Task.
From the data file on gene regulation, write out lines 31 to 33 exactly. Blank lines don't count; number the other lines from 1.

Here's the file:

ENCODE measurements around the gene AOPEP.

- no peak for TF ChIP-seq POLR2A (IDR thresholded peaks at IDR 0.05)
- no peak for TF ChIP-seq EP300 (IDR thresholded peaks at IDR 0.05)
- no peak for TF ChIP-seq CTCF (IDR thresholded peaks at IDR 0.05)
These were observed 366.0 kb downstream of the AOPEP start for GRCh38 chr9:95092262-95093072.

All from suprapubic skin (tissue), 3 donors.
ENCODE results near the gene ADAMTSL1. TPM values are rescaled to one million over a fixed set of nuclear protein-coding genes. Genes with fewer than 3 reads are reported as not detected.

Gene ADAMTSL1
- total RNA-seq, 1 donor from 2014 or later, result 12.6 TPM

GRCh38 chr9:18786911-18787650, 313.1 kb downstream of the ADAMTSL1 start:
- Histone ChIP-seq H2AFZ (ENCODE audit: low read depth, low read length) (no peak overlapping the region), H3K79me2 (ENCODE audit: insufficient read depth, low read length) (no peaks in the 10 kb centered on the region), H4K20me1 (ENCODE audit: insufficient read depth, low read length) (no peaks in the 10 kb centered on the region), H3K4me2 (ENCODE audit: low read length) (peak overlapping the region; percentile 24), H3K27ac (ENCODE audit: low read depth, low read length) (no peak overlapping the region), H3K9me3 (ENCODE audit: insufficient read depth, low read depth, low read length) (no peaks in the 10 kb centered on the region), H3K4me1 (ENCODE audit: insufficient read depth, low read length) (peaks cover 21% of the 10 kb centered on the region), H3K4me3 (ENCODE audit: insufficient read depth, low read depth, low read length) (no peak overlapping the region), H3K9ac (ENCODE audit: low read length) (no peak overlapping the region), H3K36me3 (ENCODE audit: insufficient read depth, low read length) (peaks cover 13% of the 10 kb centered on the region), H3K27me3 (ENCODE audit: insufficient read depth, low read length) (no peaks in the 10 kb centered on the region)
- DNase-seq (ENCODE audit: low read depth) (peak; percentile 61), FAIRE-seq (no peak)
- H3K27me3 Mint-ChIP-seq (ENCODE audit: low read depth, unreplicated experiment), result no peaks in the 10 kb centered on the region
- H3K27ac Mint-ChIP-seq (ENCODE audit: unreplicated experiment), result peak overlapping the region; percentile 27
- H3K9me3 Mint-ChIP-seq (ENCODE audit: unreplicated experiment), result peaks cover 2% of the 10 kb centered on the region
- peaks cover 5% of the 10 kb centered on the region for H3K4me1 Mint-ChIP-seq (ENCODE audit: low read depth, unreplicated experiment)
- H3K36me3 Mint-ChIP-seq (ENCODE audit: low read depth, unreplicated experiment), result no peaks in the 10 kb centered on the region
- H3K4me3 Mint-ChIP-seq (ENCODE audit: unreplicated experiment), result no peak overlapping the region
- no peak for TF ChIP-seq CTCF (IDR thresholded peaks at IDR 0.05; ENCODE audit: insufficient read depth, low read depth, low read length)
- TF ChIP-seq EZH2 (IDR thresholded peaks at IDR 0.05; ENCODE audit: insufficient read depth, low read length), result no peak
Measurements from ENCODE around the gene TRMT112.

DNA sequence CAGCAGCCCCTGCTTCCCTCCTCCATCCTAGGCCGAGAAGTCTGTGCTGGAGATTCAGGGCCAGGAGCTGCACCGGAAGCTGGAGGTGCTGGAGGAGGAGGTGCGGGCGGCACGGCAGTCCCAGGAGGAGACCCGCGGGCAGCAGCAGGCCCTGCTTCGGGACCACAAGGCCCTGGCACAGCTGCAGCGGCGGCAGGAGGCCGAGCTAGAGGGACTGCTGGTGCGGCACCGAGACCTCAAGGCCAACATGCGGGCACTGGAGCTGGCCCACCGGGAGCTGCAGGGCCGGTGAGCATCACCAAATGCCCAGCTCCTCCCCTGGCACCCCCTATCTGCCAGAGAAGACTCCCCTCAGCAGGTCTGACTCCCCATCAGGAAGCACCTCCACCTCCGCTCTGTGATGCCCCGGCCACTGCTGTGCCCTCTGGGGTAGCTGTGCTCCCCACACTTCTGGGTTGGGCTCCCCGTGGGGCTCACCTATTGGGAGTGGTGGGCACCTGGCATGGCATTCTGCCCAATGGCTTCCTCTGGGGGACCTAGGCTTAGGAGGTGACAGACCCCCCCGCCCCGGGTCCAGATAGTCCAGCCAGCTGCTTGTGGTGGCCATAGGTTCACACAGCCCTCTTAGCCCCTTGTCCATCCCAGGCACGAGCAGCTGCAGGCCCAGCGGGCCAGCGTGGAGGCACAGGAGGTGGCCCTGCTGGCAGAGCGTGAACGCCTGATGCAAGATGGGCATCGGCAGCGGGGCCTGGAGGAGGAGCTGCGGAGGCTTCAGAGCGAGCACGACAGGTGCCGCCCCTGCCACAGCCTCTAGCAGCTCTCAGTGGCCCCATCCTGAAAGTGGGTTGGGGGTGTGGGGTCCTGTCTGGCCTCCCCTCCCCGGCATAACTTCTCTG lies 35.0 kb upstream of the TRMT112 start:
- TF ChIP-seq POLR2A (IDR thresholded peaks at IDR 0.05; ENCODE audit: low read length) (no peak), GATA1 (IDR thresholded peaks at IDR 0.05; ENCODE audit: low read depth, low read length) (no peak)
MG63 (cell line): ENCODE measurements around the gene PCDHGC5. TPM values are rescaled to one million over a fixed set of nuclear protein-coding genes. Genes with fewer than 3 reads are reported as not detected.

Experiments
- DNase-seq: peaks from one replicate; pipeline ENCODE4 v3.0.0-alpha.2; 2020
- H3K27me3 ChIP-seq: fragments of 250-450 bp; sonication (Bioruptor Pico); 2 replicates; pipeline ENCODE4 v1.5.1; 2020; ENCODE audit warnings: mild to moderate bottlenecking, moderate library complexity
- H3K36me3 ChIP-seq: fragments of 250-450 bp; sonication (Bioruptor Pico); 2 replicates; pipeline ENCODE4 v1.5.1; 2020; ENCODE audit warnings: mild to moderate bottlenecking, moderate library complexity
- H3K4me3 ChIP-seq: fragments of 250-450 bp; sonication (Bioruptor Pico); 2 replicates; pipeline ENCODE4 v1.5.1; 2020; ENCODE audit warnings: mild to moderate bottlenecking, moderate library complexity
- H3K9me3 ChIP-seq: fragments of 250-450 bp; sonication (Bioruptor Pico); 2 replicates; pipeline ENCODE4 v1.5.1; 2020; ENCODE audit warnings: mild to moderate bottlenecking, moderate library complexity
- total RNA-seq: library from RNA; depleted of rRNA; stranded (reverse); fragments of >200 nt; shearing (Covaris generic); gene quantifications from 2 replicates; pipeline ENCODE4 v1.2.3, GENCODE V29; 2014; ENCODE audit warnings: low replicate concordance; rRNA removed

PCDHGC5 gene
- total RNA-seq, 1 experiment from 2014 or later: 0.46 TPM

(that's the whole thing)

- total RNA-seq: library from RNA; depleted of rRNA; stranded (reverse); fragments of >200 nt; shearing (Covaris generic); gene quantifications from 2 replicates; pipeline ENCODE4 v1.2.3, GENCODE V29; 2014; ENCODE audit warnings: low replicate concordance; rRNA removed

PCDHGC5 gene
- total RNA-seq, 1 experiment from 2014 or later: 0.46 TPM